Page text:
Equal Pay Act: This act prohibits an employer from discriminating between employees on the basis of sex by paying unequal wages for the same work. The act also forbids the employer from paying wages at a rate less than the rate at which he pays for equal work at the same establishment. Once the employee has demonstrated that the employer pays unequal wages for equal work to members of the opposite sex, the burden of proof shifts to the employer to prove that the pay difference is based upon the following:
1. Seniority system
2. Merit system
3. A system that measures earnings by quantity or quality of production
4. Or any factor except sex.
Remedies may include recovery of back pay and enjoining the employer from further unlawful conduct and or sizeable fines.
Civil Rights Act of 1964: Title VII of the Civil Rights Act prohibits discrimination on the basis of race, color, sex, religion, or national origin in hiring, firing, compensating, promoting, training or employees. Each of the following could constitute a violation prohibited by the Act:
1. Employer utilizing a proscribed criteria in making an employment decision. Prima Facie evidence would show, if the employee was within a protected class, applied for an open position and was qualified for the position, was denied the job and the employed continued to try to fill the position. Once these criteria’s are established, the burden of proof shifts to the employer to justify a nondiscriminatory reason for the person’s rejection for the job.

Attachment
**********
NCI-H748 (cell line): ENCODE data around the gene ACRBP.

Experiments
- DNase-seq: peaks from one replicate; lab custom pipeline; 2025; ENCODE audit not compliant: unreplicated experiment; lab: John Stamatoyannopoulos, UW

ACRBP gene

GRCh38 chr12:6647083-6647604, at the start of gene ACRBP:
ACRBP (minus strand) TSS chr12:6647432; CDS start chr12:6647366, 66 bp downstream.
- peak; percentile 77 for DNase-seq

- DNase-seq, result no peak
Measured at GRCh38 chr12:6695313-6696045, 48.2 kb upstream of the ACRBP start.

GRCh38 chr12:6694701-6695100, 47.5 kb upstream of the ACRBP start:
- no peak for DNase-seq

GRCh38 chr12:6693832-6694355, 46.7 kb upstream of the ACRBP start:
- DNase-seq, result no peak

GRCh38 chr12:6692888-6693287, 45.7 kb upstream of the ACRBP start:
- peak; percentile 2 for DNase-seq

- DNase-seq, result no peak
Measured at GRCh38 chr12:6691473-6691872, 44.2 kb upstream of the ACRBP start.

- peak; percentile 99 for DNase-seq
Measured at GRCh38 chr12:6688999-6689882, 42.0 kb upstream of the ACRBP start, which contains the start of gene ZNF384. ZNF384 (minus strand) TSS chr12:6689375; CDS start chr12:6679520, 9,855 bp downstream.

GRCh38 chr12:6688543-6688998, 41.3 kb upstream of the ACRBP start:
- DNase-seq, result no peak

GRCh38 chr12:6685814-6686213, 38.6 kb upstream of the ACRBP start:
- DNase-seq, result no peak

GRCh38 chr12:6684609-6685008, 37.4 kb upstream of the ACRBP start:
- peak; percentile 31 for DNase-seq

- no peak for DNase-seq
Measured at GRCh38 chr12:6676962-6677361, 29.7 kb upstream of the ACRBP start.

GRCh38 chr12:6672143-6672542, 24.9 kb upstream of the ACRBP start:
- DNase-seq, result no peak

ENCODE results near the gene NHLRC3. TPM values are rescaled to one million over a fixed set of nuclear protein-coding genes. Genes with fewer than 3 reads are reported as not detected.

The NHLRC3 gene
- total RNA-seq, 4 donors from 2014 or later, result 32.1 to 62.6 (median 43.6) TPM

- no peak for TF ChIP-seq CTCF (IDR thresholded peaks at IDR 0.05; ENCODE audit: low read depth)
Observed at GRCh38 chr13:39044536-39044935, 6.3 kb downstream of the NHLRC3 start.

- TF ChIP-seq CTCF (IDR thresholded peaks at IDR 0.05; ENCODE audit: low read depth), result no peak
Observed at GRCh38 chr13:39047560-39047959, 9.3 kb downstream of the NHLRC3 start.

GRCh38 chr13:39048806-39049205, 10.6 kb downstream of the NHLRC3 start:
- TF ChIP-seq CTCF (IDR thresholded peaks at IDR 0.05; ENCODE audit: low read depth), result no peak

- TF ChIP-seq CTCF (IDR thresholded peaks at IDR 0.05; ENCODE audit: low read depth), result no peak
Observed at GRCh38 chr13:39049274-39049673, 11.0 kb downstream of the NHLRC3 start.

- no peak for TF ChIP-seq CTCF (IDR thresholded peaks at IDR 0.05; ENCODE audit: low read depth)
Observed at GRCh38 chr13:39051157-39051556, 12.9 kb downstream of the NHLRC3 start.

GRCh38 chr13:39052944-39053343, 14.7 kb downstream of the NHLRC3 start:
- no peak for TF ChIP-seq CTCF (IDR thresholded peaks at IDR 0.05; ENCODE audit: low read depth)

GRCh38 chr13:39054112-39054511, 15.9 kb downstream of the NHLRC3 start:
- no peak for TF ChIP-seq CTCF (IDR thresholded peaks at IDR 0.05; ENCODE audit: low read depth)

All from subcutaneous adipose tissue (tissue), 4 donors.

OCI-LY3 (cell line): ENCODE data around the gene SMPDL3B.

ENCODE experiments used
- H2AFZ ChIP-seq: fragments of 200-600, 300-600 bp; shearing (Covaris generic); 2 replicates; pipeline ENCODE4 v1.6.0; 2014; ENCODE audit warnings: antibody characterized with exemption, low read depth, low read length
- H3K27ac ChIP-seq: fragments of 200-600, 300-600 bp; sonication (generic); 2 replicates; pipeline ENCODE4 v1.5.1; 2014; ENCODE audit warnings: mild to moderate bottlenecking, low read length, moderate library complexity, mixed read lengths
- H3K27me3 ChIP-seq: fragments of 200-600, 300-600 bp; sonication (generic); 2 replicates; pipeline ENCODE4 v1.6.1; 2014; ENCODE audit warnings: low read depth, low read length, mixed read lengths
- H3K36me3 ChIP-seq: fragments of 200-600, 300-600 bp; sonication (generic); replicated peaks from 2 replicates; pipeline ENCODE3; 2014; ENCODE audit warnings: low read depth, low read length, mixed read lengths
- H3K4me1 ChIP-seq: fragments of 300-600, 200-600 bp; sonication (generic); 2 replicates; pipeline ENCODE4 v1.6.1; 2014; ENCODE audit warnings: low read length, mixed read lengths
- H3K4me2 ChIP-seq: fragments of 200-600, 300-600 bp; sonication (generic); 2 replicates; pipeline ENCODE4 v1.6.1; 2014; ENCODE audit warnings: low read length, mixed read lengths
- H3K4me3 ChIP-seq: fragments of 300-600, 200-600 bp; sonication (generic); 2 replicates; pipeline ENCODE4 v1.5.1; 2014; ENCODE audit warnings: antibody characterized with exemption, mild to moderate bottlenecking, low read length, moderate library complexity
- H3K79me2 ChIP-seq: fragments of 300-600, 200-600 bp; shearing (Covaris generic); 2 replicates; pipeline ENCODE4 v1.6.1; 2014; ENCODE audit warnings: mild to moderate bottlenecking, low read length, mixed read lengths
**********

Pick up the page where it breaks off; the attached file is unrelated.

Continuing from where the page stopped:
2. An employer engages in conduct which appears to be neutral or non-discriminatory, but continues to continue past discriminatory practices.
3. The employer adopts rules, which are adverse to protected classes, which are not justified as being necessary to the practice business. The enforcement agency is the Equal Employment Opportunity Commission (EEOC). It has the right to file legal actions, resolve action through mediation, or other means prior to filing suit. Investigate all charges of discrimination and issue guidelines and regulations concerning the enforcement policy of discrimination law.
The Act provides three defenses: A bona fide seniority or merit system, an occupational qualification or a professionally developed ability test. Violations of this act include: enjoining the employer from engaging in unlawful conduct, or behavior. Affirmative action and reinstatement of employees and back wages from a date not more than two years prior to the filing of the charge with the EEOC.
Age Discrimination in Employment Act of 1976: This Act prohibits discrimination in hiring, firing, salaries, on the basis of age. Under Title VII it address all these areas and ages, but it is especially benefits individuals between the ages of 40-70 years. The language in this act is substantive for individuals between 40-70 years of age. The defenses and remedies are the same as the Civil Rights Act of 1964.
Employee Safety: In 1970 Congress enacted the Occupational Safety and Health Act. This Act ensured that every worker have a safe and healthful working environment. This Act established that OSHA develop standard, conduct inspections, monitor compliance and institute and enforce actions against non-compliance.